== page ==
For anyone who hasn’t done one of these amazing winter series events, they are a serious challenge through some of the most beautiful wild(ish) venues Auckland has to offer.  If you are the sort to whom running up a riverbank as the sun comes up in front of you appeals, or to whom bliss would be pounding along ever changing bush trails through gravel, mud, sand and everything in between, or cruising along gorgeous cliftops with the sea below, then have a look at these events, more info at   I strongly recommend them, I mean who would pass up the pure pleasure of feeling like you haven't got any legs left at the end of the race, (hot sausages and low alcohol beer they provide afterwards is a sure cure) but sadly I dare not take on one of these this year, it would burn up all the energy I need for distance training, and I am too petrified of getting an injury in that tough terrain (I may yet be convinced), but you go JAYNE!

Tuesday, 12 July 2011

Karen writes: strength training

Another first.  I did ‘strength training’ last night, not a run!    I had a vague sense of discomfort that I wasn’t off clocking up more kilometres when I had no real excuses not to… I felt fine, I was rested because I had yesterday off, nothing hurt, so why wasn’t I out running?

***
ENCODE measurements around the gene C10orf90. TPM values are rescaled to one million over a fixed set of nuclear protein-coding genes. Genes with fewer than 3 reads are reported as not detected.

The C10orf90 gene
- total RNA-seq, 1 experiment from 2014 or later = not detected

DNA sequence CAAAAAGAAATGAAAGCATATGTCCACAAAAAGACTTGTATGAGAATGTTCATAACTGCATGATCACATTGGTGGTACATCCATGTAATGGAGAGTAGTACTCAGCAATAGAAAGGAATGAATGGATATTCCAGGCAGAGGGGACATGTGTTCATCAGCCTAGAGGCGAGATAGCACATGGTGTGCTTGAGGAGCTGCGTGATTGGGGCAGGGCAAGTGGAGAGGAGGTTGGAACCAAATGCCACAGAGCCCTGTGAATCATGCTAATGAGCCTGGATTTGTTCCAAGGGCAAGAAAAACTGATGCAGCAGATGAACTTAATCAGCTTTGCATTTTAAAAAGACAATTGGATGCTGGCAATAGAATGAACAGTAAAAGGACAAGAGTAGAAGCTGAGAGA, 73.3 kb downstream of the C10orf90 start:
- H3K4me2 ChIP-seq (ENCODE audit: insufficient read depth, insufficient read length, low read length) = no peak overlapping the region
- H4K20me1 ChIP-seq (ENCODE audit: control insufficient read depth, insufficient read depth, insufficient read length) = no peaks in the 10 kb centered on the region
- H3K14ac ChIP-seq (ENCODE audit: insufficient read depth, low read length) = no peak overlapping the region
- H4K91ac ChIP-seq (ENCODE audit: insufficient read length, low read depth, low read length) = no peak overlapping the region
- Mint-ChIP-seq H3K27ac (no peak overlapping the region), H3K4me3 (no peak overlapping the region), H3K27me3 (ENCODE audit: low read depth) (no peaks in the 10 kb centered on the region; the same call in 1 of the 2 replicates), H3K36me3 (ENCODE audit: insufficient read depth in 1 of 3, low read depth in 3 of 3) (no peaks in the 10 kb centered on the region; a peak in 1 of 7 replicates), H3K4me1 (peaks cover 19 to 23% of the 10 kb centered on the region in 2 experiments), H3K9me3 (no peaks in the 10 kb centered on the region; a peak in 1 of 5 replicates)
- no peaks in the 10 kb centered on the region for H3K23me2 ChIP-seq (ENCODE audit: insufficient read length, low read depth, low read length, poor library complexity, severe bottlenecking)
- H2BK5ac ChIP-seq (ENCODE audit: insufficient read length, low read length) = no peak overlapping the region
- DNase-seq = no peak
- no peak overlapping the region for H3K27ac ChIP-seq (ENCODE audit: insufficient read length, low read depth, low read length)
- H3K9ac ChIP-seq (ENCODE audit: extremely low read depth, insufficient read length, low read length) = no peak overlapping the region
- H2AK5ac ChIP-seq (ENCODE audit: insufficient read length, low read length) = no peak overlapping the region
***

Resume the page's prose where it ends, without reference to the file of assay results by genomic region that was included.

The plan again.  That dratted plan which I have committed to do my utmost to follow.   So I did…lunges and sit-ups and press-ups and then some high resistance spin…until I broke the spin bike.   I felt like I hadn’t done enough, must have been doing it wrong!

Back running tonight, there is a 70 minute 'medium' run, and given the current ongoing bad weather, I suspect it will be like Kate's experience last night.   Something to look forward to.

Monday, 11 July 2011

Kate writes: thunder and lightening

Monday night run with Waiuku running group. It started to rain. Thats ok I thought! then large flashes of lightening, counted to 16 before the thunder came. We will be ok and get home before the storm. We were exactly half way round when the wind and hail came. I could not see and I had to shield my eyes from the hail, the rain was sticking to my eye lashes. I huffed and puffed eventually having to walk to catch my breath. Then run as fast as we could back to the car. I have never been that wet , except when I swim. It was a different experience. Not one I would like to do again, I did think we were going to die with a tornado hitting us or get electrocuted with the lightening. When we got back to the cars, we were all taking off clothing, pants and bras were on view but no one cared. Except the passerbys off to theoffice next door. I had to drive home with my tri shorts on, that I love but the pad was very wet and I sat on a towel but the seat still got wet. But we were ok and now I'm home and dry it seems like a distant memory! Hehehe.